THE BLOG
10/11/2012 07:46 pm ET | Updated Dec 11, 2012

How Work Saved Me From Postpartum Depression

To many, it may feel like the awareness and understanding of postpartum depression (PPD) -- once a taboo subject -- has increased in recent years. But too much about it is still not discussed, and certainly not candidly.

Maybe I'm generalizing, but the images that are conjured up by the mention of PPD are generally of mothers recovering from childbirth, struggling to bond with their newborns and experiencing feelings of extreme sadness. Using my focus group of one, that's exactly what I thought of when someone brought up PPD. That is, until I went through it myself.

I was diagnosed with PPD almost two years ago. The difference? My diagnosis came when my son was 11 months old (and my twin boys were 4), and three weeks after I started a new, full-time job.

Do the math: I suffered for eleven months before I was diagnosed. More than 330 days. In hindsight, I wonder if my difficulty in making sense of what was happening had something to do with those false images that I had of what PPD was and what it meant.

I feel like I need to put my experience into context for those who struggle to understand its reality. At the worst points (and there were many), I thought about killing myself every single day. I planned my funeral in detail. I cut off complete contact with everyone who was close to me. I was unable to contain severe overreactions to insignificant events. I was so far in that I truly couldn't see a way out.

I made the decision to go back to work on my own in the tenth month of this cycle. In hindsight, it seems crazy -- at a time when everything was going so wrong and I was letting so many people down, why did it seem like a good idea to add another set of expectations to my plate?

Strangely, going back to work is a huge part of what pulled me through.

Somehow, I could hold it together extremely well in front of my colleagues. My achievements at the office, however small, and the feelings of adding value that came with my work, gave me a sense of confidence. Being surrounded by people who didn't know "that" side of my life freed me from the constant questions at home. Yes, there were still many times when I was in pieces, but I was finally in a place that showed me just how wrong everything before it had been, and it motivated me to ask for -- and find -- help.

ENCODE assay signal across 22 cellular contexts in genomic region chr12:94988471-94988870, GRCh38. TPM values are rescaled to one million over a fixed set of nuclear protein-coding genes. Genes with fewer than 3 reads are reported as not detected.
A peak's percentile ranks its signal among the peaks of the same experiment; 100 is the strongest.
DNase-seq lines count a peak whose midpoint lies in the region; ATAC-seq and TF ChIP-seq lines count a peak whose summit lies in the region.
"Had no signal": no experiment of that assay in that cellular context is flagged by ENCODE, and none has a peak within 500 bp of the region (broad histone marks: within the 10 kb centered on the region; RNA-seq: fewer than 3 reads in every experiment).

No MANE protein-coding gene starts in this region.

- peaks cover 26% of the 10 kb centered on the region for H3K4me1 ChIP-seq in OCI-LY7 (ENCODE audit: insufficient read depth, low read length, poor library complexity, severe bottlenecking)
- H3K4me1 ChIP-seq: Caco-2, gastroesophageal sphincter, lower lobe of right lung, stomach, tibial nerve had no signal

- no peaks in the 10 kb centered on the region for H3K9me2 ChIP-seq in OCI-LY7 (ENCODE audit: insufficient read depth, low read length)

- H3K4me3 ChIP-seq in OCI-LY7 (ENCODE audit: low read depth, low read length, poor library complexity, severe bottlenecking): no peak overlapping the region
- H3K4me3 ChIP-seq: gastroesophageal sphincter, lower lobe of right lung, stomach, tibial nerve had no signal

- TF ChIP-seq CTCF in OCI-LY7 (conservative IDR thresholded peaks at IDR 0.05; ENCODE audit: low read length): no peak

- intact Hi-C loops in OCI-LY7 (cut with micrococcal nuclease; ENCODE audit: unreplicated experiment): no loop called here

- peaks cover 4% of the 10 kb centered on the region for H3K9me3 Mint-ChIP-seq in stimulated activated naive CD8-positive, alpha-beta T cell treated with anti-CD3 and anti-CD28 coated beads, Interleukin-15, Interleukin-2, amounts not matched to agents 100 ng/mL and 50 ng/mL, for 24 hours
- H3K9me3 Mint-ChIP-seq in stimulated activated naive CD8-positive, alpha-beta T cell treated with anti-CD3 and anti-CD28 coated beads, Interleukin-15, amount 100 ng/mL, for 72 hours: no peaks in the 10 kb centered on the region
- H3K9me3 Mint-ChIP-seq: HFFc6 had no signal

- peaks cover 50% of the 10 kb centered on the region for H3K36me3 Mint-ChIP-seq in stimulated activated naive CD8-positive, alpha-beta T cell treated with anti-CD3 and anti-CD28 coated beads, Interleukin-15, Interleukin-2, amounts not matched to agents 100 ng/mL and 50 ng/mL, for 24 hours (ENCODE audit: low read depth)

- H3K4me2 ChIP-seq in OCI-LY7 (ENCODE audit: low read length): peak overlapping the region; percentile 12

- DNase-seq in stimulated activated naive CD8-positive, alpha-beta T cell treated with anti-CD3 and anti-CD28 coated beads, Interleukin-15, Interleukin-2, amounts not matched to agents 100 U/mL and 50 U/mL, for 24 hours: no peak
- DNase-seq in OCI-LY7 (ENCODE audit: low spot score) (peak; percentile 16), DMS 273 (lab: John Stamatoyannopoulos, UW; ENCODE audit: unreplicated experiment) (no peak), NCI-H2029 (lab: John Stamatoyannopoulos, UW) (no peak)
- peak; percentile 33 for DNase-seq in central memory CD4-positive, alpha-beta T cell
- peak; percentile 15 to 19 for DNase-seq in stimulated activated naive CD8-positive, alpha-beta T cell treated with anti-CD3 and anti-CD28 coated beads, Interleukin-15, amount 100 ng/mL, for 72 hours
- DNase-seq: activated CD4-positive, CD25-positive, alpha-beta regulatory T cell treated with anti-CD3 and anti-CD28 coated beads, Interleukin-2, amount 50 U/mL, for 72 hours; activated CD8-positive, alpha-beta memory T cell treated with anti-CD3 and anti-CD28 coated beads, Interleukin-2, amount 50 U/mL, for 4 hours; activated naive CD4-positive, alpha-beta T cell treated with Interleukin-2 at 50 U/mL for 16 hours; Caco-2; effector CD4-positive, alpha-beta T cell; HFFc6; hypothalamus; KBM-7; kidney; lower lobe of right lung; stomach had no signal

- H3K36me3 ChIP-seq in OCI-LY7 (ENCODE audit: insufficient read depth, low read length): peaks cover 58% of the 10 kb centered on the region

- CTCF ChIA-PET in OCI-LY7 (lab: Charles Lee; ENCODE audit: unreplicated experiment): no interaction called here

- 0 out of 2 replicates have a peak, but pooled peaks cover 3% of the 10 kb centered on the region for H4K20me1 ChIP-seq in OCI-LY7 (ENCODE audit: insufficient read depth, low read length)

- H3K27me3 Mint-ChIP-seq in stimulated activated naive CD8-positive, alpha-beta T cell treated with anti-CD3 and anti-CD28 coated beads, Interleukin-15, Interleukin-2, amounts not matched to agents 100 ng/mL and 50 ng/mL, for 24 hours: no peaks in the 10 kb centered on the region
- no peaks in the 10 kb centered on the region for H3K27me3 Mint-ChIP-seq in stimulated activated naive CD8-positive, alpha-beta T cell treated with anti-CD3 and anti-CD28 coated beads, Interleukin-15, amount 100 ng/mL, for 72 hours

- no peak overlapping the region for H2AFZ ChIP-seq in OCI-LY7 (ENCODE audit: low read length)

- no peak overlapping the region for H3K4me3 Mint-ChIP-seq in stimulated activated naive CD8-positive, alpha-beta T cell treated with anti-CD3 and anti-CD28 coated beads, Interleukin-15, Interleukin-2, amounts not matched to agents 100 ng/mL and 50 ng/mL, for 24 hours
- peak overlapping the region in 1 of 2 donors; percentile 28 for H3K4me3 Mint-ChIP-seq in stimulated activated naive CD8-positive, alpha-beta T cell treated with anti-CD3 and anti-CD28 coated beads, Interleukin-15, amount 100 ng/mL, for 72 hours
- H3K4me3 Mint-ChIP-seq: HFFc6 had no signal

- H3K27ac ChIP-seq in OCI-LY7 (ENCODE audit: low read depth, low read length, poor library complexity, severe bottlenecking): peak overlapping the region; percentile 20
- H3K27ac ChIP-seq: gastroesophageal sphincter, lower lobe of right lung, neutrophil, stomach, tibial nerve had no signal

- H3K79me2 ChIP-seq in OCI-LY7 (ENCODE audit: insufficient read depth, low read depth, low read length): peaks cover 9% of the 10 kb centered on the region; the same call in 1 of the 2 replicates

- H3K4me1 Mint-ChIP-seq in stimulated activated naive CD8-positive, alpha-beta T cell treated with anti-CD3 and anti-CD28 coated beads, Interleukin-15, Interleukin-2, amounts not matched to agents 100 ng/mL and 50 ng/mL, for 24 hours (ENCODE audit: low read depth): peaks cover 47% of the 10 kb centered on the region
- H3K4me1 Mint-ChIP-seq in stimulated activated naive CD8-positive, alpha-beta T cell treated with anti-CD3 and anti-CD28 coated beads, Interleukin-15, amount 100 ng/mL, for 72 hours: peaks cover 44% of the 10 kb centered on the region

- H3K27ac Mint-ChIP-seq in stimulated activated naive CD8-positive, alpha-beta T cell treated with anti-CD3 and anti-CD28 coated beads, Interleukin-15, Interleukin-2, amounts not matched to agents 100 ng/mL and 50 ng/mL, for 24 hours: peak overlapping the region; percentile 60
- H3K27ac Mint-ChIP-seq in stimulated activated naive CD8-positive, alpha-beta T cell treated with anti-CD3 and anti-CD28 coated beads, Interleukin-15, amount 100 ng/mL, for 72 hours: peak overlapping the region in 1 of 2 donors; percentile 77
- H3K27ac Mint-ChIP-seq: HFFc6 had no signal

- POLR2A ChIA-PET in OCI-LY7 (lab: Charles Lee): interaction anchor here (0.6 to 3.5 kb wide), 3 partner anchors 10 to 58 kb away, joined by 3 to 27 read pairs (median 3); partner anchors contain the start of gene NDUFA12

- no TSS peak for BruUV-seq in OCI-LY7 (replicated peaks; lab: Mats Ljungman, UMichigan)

Nothing I've read says that this is the right path for everyone. Choosing to start a new job while battling undiagnosed depression and managing a family of three boys under five years of age sounds wrong, even to me. But I firmly believe that work saved me, my family, my marriage and, in some ways, my life.

When I realized I needed help, I scoured the Internet looking for examples that mirrored my experience. Trawling through countless discussion boards, blog posts and very official medical sites, I couldn't find anything that spoke to my situation. "Baby blues" didn't reflect my reality. My baby wasn't even a baby anymore, he was walking. I couldn't find myself in the countless stories online of women at home in pajamas, struggling to get out of bed.

So perhaps someone will read this and see themselves. Perhaps someone will read this and see someone close to them. Or perhaps it will just help to change someone's view of postpartum depression. To understand just how difficult it is to pinpoint, to survive and to recover from.

Postpartum depression is a serious disorder that clearly doesn't happen because of circumstances. But, strangely enough, changing my circumstances helped to stop it from ravaging my family.

I feel thankful every day for that.

Need help? In the U.S., call 1-800-273-8255 for the National Suicide Prevention Lifeline.